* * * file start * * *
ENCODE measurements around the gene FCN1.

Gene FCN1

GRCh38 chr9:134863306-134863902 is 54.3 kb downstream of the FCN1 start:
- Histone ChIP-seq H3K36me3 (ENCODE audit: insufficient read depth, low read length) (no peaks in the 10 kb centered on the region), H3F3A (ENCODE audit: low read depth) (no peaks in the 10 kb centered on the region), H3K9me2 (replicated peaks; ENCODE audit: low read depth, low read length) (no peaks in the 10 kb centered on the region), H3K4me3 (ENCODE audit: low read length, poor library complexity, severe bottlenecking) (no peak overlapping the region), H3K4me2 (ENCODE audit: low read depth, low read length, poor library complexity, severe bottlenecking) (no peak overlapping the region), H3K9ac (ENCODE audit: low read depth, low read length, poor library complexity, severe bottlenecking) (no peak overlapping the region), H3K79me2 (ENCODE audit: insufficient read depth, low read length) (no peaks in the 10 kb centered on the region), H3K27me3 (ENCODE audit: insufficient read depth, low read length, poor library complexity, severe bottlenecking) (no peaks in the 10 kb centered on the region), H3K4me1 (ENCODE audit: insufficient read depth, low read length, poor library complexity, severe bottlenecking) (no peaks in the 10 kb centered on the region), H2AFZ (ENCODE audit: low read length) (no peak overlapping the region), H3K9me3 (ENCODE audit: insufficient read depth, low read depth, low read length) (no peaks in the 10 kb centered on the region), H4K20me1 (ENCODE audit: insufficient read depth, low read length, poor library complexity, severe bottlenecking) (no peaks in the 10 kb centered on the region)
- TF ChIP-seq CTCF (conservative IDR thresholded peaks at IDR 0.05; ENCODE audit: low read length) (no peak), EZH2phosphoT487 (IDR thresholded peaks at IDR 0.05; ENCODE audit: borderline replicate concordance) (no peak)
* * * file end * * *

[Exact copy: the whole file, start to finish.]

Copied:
ENCODE measurements around the gene FCN1.

Gene FCN1

GRCh38 chr9:134863306-134863902 is 54.3 kb downstream of the FCN1 start:
- Histone ChIP-seq H3K36me3 (ENCODE audit: insufficient read depth, low read length) (no peaks in the 10 kb centered on the region), H3F3A (ENCODE audit: low read depth) (no peaks in the 10 kb centered on the region), H3K9me2 (replicated peaks; ENCODE audit: low read depth, low read length) (no peaks in the 10 kb centered on the region), H3K4me3 (ENCODE audit: low read length, poor library complexity, severe bottlenecking) (no peak overlapping the region), H3K4me2 (ENCODE audit: low read depth, low read length, poor library complexity, severe bottlenecking) (no peak overlapping the region), H3K9ac (ENCODE audit: low read depth, low read length, poor library complexity, severe bottlenecking) (no peak overlapping the region), H3K79me2 (ENCODE audit: insufficient read depth, low read length) (no peaks in the 10 kb centered on the region), H3K27me3 (ENCODE audit: insufficient read depth, low read length, poor library complexity, severe bottlenecking) (no peaks in the 10 kb centered on the region), H3K4me1 (ENCODE audit: insufficient read depth, low read length, poor library complexity, severe bottlenecking) (no peaks in the 10 kb centered on the region), H2AFZ (ENCODE audit: low read length) (no peak overlapping the region), H3K9me3 (ENCODE audit: insufficient read depth, low read depth, low read length) (no peaks in the 10 kb centered on the region), H4K20me1 (ENCODE audit: insufficient read depth, low read length, poor library complexity, severe bottlenecking) (no peaks in the 10 kb centered on the region)
- TF ChIP-seq CTCF (conservative IDR thresholded peaks at IDR 0.05; ENCODE audit: low read length) (no peak), EZH2phosphoT487 (IDR thresholded peaks at IDR 0.05; ENCODE audit: borderline replicate concordance) (no peak)